In the first yearof the project collaborating groups will systematically locate, review, and synthesise research studies of the provision and cultures of maternity care and the design of maternity care delivery systems. This will be synthesised in two parts; provision and cultures of FTPD and provision and cultures of routine intrapartum care for low risk women.
These findings will be published as a series of formal systematic reviews (qualitative and quantitative) and as a logistic model of care design pathways. The model will form part of the Framework.
Second year activities will locate and review existing tools and methods for assessing organisational climate, structure, and outcomes, and establish a new instrument to assess maternity care cultures and care delivery systems based on the reviews and identified tools. The new tool will include questions of interest to the Action service user and professional collaborators. These might include issues such as which professional groups provide what kind of care, how the system enables positive attitudes in care givers, how choice is presented and managed, and how information needs of service users are met. These, and any other relevant issues, will be discussed and agreed at an early stage with the Community of Practice members at an early stage.
The new tool will form the basis of a survey of all the countries that are signatories to the project. Issues to be explored include;
What are the characteristics of systems with high/low rates of FTPD?
What information do women get about FTPD measures in the different European countries?
What are the characteristics of systems with high/low rates of hospitalisation but low rates of childbirth intervention and of mortality and morbidity?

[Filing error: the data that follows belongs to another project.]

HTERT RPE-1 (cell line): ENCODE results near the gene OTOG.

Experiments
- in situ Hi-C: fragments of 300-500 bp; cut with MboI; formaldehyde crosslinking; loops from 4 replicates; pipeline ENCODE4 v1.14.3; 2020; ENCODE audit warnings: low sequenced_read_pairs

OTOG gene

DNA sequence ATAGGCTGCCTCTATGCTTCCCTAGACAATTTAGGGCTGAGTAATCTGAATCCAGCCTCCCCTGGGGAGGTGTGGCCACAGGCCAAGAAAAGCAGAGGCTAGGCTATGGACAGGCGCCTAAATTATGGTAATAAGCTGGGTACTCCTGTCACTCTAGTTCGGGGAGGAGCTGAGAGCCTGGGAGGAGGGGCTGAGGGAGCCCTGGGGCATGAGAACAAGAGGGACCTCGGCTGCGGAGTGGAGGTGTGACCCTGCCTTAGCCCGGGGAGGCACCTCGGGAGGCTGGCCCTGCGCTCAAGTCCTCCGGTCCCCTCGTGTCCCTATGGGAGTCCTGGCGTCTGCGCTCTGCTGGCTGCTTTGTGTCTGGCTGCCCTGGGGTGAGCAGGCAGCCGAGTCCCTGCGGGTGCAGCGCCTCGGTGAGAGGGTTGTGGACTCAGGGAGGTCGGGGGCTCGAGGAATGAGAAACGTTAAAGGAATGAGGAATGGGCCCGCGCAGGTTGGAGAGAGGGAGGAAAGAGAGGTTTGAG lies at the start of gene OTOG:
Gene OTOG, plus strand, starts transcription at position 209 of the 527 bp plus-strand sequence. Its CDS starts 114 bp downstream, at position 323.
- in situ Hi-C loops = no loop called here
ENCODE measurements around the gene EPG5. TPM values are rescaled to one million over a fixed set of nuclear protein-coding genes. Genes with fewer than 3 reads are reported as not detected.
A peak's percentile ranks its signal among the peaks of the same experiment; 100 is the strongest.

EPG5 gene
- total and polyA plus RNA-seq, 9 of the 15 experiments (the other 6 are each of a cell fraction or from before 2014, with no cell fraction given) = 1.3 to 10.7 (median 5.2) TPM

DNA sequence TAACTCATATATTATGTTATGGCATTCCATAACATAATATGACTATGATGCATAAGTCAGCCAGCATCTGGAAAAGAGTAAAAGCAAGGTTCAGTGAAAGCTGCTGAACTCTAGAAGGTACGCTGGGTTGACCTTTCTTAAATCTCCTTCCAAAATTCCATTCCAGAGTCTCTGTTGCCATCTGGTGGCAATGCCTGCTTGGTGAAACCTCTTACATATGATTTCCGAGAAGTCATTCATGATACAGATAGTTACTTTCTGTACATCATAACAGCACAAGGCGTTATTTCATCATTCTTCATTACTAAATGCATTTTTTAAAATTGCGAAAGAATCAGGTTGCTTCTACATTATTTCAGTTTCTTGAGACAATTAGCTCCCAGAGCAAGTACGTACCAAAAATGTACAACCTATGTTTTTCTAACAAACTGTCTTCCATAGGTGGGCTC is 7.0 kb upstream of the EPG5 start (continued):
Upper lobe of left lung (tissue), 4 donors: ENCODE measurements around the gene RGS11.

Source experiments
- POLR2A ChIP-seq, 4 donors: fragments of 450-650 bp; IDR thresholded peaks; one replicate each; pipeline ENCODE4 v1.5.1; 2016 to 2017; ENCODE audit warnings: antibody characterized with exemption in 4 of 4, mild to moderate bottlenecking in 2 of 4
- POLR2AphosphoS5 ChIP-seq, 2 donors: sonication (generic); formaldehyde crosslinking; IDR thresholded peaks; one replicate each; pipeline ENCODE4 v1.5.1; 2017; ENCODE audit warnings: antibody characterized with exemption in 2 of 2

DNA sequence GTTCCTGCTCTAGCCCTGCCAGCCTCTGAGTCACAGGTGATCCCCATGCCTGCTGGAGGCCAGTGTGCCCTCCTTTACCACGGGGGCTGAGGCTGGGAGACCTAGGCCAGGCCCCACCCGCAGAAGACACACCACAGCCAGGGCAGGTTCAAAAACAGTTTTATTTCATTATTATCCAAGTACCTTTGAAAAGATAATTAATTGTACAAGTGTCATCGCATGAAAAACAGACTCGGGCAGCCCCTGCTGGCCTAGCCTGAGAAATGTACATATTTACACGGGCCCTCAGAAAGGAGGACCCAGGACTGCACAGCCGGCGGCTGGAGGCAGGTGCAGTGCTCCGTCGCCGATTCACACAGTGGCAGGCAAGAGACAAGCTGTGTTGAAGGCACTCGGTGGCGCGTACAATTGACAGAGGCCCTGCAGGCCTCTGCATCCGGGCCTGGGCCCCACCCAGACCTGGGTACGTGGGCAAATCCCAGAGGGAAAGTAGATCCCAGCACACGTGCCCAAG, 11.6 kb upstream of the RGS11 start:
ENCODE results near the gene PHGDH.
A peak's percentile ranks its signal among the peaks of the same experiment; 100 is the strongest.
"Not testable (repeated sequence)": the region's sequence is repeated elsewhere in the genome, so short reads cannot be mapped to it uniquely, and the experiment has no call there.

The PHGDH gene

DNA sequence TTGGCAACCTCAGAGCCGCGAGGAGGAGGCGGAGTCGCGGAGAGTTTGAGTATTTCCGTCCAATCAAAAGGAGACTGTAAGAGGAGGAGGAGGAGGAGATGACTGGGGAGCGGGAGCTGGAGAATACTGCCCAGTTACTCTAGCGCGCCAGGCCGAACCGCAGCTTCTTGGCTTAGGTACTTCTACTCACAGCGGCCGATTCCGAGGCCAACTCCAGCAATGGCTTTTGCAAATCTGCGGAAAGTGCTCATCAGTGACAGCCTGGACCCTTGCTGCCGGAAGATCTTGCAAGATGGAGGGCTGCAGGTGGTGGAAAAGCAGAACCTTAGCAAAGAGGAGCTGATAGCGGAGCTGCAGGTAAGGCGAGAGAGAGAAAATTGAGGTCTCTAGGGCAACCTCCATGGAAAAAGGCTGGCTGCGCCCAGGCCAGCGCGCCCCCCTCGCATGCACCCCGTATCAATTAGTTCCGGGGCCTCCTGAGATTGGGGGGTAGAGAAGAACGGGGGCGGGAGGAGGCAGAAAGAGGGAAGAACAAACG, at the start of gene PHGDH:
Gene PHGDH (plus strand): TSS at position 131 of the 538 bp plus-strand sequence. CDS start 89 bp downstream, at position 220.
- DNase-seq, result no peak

What are the social, ethical, organisational and clinical factors and discourses that frame settings with high rates, and low rates, FTPD uptake, or of routine interventions?
What is the nature of women’s ‘choice’ in maternity care provision, and particularly migrant women? What is the role of private health care provision in routine childbirth intervention?
The instrument development and testing will be written up for dissemation and publication.
In the third and fourth years, the survey will be rolled out to other European countries, and a detailed organisational, socio-economic, and cultural analysis will be carried out to characterise typologies of maternity care provision, including the funding arrangements, who holds authoritative knowledge, what hierarchies exist (including staff and service users) and how well actual practice mirrors official guidelines and protocols.
In the second year asnd onwards, grant applications will be prepared to follow up the emerging questions that arise from the work this work.
Insights from associated disciplines, such as organisational theorists, systems designers, human resources, human geographers, architects and facilities managers will be integrated into the work of the Organisation Design workgroup where this adds useful and innovative insights into the scientific endeavours of the group.